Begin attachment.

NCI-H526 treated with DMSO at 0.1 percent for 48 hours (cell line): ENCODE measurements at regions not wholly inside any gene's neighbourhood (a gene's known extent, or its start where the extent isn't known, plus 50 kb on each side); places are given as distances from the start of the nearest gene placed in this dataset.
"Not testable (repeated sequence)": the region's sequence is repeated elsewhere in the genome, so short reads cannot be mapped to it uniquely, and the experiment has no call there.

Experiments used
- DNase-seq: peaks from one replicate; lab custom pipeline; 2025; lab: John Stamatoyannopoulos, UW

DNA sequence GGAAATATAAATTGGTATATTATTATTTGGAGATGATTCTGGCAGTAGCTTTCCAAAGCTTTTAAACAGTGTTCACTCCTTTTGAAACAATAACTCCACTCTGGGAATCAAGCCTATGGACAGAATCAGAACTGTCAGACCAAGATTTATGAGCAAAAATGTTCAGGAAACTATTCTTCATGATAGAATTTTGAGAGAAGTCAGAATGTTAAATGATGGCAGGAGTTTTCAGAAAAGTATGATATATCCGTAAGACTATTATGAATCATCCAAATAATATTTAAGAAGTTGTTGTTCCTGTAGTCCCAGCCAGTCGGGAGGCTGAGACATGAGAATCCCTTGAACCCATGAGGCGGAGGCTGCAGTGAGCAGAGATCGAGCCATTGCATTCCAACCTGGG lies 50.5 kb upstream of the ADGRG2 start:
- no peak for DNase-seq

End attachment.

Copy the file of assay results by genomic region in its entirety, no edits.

NCI-H526 treated with DMSO at 0.1 percent for 48 hours (cell line): ENCODE measurements at regions not wholly inside any gene's neighbourhood (a gene's known extent, or its start where the extent isn't known, plus 50 kb on each side); places are given as distances from the start of the nearest gene placed in this dataset.
"Not testable (repeated sequence)": the region's sequence is repeated elsewhere in the genome, so short reads cannot be mapped to it uniquely, and the experiment has no call there.

Experiments used
- DNase-seq: peaks from one replicate; lab custom pipeline; 2025; lab: John Stamatoyannopoulos, UW

DNA sequence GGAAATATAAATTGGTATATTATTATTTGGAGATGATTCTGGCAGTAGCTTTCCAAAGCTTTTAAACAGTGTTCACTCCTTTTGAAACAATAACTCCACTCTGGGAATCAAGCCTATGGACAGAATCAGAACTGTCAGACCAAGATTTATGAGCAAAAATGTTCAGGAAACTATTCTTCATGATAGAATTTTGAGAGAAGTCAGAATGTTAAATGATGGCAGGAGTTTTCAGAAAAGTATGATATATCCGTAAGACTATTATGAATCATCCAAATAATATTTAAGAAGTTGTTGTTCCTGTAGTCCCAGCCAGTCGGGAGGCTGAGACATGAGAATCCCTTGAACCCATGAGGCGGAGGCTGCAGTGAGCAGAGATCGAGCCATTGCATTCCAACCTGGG lies 50.5 kb upstream of the ADGRG2 start:
- no peak for DNase-seq